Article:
Posts Tagged 'Tennis'

Jet Set by Carrie Karasyov and Jill Kargman

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Genre:  Realistic Fiction

Age Level:  14 and up

# of pages:  240

RAC Book:  Yes

Lucy Peterson is an army corporal’s daughter and a great tennis player.  When she decides that she is tired of moving around and wants to have a more stable high school experience, she decides to apply for a scholarship to the exclusive Van Pelt Academy boarding school in Switzerland.  She quickly discovers that these are by far the wealthiest and most powerful teenagers in the world, some of them are even royalty.  The three most popular girls are called the Diamonds and immediately dislike Lucy, so she befriends a girl named Sofia.   Sofia is nice enough, but seems too worried about gossip and pulling mean pranks on the Diamonds and Lucy starts to wonder what her true motives are.  At the same time she works hard at her tennis and gets to know two powerful boys.  One is a powerful prince that seems nice, but distant.  The other wants her attention, but Lucy can’t get over the fact that so many people have warned her about him.  Which boy should she try to get to know better?  Can she trust Sofia or is she going to be an enemy?  Can she ever learn to get along with the Diamonds?

Readers who enjoyed Bittersweet Sixteen and Summer Intern will not be disappointed with this new book by the same authors.  Teen drama, gossip, and of course fashion labels are all mixed together to create an enjoyable light read.  The characters are all unpredictable and interesting to watch as they grow and develop.  The ending is a bit predictable, but that’s what readers who like this type of book will want.

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Amazing Grace by Megan Shull

Genre: Realistic fiction/Sports

Age Level: 13 and up

# of pages: 247 p.

RAC Book: Yes

2008 Iowa Teen Award Winner

Grace “Ace” Kincaid is a world renowned tennis player known not only for winning major competitions like Wimbledon, but for her many endorsements and modeling jobs. One day Grace decides she is very unhappy with her life and asks her mom if she can quit everything she is currently involved in, including the US Open. Her mother readily agrees and works on transforming Grace from a blonde bombshell into a red headed punk chick. As part of this plan, Grace must move to Alaska for three months with a friend of her mother’s in order to avoid the paparazzi and relax for awhile. In Alaska Grace becomes Emily and finds the small town of Medicine Hat to be very welcoming and enjoyable despite its lack of the luxuries she has gotten used to. As time goes on she makes a best friend and a finds a special boy, but her past is still chasing her and she must face the life she left behind.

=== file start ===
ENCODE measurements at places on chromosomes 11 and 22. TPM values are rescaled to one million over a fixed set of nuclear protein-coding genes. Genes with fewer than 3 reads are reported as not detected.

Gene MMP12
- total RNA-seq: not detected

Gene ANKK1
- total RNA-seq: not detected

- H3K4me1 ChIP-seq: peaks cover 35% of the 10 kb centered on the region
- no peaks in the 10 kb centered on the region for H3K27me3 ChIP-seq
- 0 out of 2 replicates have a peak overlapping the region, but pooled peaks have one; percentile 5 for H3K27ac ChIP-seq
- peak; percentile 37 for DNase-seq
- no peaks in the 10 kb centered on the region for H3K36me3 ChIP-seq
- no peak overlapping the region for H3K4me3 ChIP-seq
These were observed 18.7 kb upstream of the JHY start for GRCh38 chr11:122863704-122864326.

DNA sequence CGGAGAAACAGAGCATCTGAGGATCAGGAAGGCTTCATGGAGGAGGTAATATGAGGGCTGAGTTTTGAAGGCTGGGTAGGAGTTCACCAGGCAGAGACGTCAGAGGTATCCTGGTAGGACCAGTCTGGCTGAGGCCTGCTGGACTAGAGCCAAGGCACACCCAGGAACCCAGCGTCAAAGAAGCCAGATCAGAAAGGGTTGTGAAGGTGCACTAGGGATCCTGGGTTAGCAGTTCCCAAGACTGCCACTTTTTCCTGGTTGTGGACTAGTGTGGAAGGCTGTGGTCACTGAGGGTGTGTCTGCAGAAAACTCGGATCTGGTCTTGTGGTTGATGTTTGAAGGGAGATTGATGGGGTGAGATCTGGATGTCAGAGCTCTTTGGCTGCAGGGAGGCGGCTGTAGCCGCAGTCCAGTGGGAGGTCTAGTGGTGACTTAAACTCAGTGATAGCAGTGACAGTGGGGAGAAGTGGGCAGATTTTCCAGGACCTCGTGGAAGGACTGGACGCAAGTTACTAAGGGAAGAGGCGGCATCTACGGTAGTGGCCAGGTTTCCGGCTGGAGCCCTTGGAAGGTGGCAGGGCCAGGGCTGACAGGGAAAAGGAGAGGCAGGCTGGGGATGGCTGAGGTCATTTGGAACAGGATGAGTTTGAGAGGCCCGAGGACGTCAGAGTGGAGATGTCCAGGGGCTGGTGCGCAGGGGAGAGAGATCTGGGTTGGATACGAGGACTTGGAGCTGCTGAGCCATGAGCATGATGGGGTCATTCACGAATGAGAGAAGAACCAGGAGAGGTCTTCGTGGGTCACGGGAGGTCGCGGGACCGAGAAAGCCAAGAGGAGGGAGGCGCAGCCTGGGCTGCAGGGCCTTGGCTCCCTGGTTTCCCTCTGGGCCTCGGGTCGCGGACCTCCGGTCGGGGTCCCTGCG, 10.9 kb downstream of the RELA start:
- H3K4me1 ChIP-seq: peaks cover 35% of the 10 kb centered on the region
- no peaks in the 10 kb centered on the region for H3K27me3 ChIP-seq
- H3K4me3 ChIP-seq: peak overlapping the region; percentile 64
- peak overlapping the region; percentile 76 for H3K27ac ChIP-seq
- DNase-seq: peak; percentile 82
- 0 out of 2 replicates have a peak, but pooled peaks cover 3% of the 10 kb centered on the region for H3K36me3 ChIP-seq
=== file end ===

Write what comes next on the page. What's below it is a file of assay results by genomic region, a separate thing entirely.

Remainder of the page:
This story is unique and interesting in many ways. It can be hard to imagine why someone would leave her glamorous life for the simple one she goes to, but it is written in a way that the reader understands why she felt she needed to make the changes she did. It’s inspiring for anyone, but especially young adults who are battling all kinds of pressures for their futures. Recommended.

Vanishing Act by John Feinstein

Genre:  Mystery/Sports

Age Level:  12 and up

# of Pages:  279

RAC Book: Yes

Vanishing Act follows two young reporters, Susan Carol and Stevie, whom readers might remember from Last Shot: a Final Four Mystery.  In this story, Susan Carol and Stevie are writing about the US Open.  They are staying with Susan Carol’s uncle, who is an agent.  When one of the most anticipated players vanishes between the locker room and the court complete chaos ensues. The player was originally from Russia, so her parents immediately blame the Russian mafia, but Stevie thinks that answer seems too convenient.

Susan Carol and Stevie use some creative methods for finding out information regarding their cases, but many times their plans seem plausible.  Soon Stevie becomes suspicious of Susan Carol’s uncle, which creates some tension as he is then told to find somewhere new to sleep.  This distraction, however, does not even slow these young reporters down as they try to find out the truth.

This book has all of the charm of the first and in many ways builds on the characters to create an even better mystery with many layers.  The disappearance of the tennis player is only the beginning as Susan Carol and Stevie try to find answers.  When some of the information they find is troubling or dangerous to themselves, they continue to push ahead.  Students who like to read about sports and/or mysteries will be fans of this book. 

 


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